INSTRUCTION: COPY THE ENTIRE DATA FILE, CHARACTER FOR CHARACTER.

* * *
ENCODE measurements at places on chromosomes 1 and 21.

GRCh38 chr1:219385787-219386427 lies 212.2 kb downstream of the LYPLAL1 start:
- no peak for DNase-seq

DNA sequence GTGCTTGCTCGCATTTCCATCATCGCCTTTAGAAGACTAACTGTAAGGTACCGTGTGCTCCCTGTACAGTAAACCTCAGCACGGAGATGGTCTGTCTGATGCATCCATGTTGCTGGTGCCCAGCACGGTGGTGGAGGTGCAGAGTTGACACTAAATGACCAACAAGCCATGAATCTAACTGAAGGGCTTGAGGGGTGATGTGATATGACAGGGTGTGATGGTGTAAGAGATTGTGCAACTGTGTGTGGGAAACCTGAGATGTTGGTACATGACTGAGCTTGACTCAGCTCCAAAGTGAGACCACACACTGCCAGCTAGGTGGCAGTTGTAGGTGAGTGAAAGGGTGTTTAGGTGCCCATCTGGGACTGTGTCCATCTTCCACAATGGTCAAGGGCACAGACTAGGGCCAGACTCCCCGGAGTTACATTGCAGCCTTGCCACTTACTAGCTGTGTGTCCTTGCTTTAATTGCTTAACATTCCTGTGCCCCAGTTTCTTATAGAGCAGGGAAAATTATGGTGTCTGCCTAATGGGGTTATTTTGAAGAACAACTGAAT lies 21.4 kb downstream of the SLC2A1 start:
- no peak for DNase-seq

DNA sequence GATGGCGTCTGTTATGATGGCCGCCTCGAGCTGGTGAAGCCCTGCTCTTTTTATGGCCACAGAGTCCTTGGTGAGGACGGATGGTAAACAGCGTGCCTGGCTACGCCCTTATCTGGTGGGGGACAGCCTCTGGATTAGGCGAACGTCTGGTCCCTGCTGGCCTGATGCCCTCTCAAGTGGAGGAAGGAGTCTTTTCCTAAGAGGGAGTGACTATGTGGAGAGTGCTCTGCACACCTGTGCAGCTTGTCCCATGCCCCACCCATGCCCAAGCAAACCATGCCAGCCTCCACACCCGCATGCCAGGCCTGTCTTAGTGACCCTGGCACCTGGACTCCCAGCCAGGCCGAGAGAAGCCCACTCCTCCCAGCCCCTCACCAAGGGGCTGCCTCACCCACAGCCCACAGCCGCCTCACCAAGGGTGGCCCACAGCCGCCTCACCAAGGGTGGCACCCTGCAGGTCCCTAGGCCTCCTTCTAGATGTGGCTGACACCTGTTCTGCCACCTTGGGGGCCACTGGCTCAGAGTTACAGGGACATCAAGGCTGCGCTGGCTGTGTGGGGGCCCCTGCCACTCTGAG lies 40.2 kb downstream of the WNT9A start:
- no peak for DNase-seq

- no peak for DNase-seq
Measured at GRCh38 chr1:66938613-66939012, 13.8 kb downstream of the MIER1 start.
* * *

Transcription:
ENCODE measurements at places on chromosomes 1 and 21.

GRCh38 chr1:219385787-219386427 lies 212.2 kb downstream of the LYPLAL1 start:
- no peak for DNase-seq

DNA sequence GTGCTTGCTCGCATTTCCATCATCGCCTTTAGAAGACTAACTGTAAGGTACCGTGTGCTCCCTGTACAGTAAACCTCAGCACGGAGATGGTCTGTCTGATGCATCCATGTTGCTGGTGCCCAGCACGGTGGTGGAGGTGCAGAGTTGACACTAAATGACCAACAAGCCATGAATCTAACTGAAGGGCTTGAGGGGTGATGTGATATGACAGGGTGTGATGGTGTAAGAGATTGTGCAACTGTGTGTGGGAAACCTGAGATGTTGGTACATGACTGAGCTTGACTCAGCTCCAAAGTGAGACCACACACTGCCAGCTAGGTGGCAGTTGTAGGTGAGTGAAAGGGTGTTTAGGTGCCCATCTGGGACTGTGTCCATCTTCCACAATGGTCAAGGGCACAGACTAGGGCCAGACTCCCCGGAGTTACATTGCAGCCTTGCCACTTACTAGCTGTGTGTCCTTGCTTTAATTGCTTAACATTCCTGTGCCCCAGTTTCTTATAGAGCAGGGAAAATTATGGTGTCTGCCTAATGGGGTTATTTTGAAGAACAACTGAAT lies 21.4 kb downstream of the SLC2A1 start:
- no peak for DNase-seq

DNA sequence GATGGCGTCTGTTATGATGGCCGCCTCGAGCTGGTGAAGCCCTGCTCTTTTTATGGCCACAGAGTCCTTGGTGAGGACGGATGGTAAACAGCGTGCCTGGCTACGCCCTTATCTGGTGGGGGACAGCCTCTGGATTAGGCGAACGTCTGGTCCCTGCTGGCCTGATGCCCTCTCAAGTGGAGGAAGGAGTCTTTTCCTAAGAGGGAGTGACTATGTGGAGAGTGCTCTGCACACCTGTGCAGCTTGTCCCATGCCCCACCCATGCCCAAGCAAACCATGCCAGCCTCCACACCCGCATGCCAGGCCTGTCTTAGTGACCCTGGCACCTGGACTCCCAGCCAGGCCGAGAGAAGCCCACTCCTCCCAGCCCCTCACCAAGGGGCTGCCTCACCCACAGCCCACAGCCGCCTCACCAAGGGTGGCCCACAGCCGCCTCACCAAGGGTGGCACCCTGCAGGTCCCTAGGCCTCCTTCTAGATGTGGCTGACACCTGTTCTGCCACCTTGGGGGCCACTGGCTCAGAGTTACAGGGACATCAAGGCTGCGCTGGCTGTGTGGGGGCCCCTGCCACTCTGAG lies 40.2 kb downstream of the WNT9A start:
- no peak for DNase-seq

- no peak for DNase-seq
Measured at GRCh38 chr1:66938613-66939012, 13.8 kb downstream of the MIER1 start.